Posts are advertised and all applicants are judged against explicit and fair criteria. Applicants are welcomed from all backgrounds and we aim for staffing to represent the diversity of the community.
The objectives of the policy include:
Not discriminating against anyone
Promoting the principle of fairness and justice for all through the education provided in the school
Ensuring all pupils have equal access to the full range of educational opportunities provided by the school
Removing any forms of indirect discrimination
We aim to provide equality of opportunities. We aim to promote inclusivity and reduce the impact of educational disadvantages accruing from race, gender, achievement, disability, class, culture, religion, or language, in accordance with the Equality Act 2010. We work to reduce the risks of social exclusion faced by children living in this area.
How these aims are realised:
Tackling racial discrimination and promoting good race relations are major components of ensuring equal opportunities at Maytree. They are discussed in a separate Racial Equality Policy (S17). Issues of culture and language are also addressed in our Policy on meeting the Needs of
Bilingual Learners (CG3 EAL Policy). Our Special Educational Needs Policy (CG4) is also relevant.
The scope of this Policy document is to consider factors not addressed in the documents mentioned above.
Gender equality - Data analysis can evidence gender inequality greater than National differences. A number of measures may be implemented to ensure no inequalities evident.
See our Special Educational Needs Policy for information about our commitment to inclusivity and how the needs of children are assessed and met in the school and Nursery. See also the separate Disability Equality policy and School Access Plan.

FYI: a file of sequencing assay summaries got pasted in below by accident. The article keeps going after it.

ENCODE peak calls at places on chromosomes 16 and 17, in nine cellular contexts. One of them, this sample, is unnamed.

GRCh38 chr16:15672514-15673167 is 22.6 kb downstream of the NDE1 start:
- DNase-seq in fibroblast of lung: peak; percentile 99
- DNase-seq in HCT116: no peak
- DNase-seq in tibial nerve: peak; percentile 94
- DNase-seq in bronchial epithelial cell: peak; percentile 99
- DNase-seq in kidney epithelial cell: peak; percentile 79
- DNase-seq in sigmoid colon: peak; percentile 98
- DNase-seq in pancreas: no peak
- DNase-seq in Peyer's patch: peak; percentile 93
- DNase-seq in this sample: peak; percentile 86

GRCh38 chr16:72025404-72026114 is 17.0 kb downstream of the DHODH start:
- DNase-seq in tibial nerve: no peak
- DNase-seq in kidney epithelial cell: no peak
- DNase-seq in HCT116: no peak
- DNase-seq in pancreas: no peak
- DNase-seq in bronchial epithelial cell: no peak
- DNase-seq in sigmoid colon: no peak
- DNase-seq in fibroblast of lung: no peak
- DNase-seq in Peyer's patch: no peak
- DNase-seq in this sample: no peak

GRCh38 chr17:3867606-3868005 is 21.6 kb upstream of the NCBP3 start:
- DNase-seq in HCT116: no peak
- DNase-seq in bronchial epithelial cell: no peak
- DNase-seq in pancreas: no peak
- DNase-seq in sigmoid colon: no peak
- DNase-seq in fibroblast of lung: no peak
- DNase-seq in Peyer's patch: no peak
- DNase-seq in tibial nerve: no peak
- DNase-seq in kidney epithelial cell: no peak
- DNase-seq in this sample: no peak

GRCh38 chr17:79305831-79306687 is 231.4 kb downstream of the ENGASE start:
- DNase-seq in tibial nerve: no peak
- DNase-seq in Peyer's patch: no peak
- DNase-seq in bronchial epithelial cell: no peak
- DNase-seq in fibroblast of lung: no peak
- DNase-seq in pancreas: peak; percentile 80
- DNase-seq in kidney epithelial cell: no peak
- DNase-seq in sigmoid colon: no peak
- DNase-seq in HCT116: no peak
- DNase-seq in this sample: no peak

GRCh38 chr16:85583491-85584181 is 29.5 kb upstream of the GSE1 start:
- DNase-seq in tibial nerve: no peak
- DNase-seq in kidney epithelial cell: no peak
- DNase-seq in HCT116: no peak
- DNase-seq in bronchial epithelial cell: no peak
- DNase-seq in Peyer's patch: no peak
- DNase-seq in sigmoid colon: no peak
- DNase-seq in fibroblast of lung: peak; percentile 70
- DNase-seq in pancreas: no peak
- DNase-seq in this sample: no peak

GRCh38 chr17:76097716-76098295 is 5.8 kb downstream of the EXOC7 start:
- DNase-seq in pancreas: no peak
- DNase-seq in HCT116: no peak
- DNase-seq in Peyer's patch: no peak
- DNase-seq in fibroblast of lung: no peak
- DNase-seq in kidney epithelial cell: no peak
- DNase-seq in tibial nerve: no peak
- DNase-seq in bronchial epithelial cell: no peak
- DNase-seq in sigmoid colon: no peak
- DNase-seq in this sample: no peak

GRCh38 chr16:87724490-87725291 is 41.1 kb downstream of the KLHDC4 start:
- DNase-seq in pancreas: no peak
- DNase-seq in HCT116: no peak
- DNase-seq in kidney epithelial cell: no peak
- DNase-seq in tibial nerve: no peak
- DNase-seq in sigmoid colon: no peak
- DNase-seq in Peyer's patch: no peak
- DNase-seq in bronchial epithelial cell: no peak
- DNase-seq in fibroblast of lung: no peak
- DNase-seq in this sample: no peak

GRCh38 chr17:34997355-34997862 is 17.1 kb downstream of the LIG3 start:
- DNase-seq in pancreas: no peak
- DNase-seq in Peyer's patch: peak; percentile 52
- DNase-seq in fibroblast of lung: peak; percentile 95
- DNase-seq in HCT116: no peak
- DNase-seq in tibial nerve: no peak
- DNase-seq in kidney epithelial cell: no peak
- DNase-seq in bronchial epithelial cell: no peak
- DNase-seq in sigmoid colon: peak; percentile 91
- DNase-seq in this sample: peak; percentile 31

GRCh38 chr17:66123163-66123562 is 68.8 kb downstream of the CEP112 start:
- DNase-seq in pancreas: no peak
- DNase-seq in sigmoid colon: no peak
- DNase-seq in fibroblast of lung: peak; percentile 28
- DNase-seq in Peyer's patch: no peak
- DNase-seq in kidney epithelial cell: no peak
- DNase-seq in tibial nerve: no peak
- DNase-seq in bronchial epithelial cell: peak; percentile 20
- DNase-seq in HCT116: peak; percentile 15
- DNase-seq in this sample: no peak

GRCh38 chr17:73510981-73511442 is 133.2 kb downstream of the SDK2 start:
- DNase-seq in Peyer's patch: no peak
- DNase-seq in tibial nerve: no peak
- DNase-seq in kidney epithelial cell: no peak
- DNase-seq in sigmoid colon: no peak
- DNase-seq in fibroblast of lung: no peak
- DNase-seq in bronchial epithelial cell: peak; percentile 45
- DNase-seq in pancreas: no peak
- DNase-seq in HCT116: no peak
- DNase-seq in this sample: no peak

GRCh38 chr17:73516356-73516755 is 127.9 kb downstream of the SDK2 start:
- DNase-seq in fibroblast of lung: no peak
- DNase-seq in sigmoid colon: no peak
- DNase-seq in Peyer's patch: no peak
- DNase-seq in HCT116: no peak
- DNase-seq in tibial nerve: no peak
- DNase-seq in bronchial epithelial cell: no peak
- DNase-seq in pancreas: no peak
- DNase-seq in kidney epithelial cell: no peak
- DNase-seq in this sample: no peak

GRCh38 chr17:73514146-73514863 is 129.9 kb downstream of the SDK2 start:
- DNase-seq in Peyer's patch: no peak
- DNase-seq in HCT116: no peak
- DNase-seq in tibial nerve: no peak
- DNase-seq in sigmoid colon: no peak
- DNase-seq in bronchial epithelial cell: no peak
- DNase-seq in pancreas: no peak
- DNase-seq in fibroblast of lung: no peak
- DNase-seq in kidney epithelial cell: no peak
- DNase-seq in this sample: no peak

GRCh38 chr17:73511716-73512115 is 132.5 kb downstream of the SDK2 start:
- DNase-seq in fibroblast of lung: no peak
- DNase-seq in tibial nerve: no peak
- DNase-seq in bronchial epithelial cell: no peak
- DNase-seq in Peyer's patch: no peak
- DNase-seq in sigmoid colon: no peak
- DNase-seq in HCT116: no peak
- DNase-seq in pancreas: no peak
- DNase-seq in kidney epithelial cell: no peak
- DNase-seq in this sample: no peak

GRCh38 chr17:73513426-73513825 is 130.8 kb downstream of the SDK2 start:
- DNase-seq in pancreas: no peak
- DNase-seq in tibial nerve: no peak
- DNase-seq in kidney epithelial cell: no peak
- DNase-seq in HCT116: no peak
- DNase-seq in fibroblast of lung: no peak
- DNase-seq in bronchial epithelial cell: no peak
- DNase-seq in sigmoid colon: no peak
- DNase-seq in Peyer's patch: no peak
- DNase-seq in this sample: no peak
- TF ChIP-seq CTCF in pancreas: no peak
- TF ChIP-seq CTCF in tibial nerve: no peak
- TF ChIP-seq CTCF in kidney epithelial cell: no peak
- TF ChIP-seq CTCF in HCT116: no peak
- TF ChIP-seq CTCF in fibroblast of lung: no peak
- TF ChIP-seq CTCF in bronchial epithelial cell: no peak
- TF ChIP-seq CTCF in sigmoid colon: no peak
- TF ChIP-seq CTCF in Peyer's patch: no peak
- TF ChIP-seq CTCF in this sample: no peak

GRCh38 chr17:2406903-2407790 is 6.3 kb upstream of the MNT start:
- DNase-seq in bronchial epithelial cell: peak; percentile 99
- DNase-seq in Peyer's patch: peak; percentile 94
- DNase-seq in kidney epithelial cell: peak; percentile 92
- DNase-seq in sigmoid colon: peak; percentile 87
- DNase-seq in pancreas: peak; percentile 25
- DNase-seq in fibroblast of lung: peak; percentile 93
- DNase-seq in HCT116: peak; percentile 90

Children at Maytree with disabilities are well treated by their peers. Often, however, their disabilities involve communication or social difficulties which can be exacerbated by the fact that they are learning in English as an Additional Language. Such children may be considered to face
disadvantage and risk of social exclusion on a number of fronts, not just one. We therefore do all
we can to support the development of such children.
Maytree children need to achieve as highly as possible, because they Are at risk of potential disadvantage and the risk of social exclusion. It is necessary for us to prioritise success in basic skills in English and Maths. We believe that only if they maximise their success in these areas can
they hope to continue successfully in education.
Social Class factors
Many Maytree children come from families beset by poor socio-economic and difficult domestic circumstances. We do all we can to support these children’s development, paying attention to the developmental needs of the whole child, and not concentrating exclusively on academic
attainment. For such children, we often need to work positively and sympathetically on areas of self-esteem and social orientation alongside academic progress.
In curricular and extra-curricular provision, and in the quality and quantity of adult/child interaction, everyone needs to consider these equal opportunities issues, and to challenge themselves to ensure that their practice is not discriminatory in any way.
Policy reviewed every 3 years
Review date: Summer 2020
Definitions of protected characteristics
Where this is referred to, it refers to a person belonging to a particular age (e.g. 32 year olds) or range of ages (e.g. 18-30 year olds)
A person has a disability if s/he has a physical or mental impairment which has substantial and long-term adverse effect on that person’s ability to carry out normal day-to-day activities
The process of transitioning from one gender to another
Marriage and civil partnership
In England and Wales marriage is no longer restricted to a union between a man and a woman but now includes a marriage between a same-sex couple. This will also be true in Scotland when the relevant legislation is brought into force. Same-sex couples can also have their relationships legally recognised as 'civil partnerships'. Civil partners must not be treated less favourably than married couples (except where permitted by the Equality Act)
Pregnancy and maternity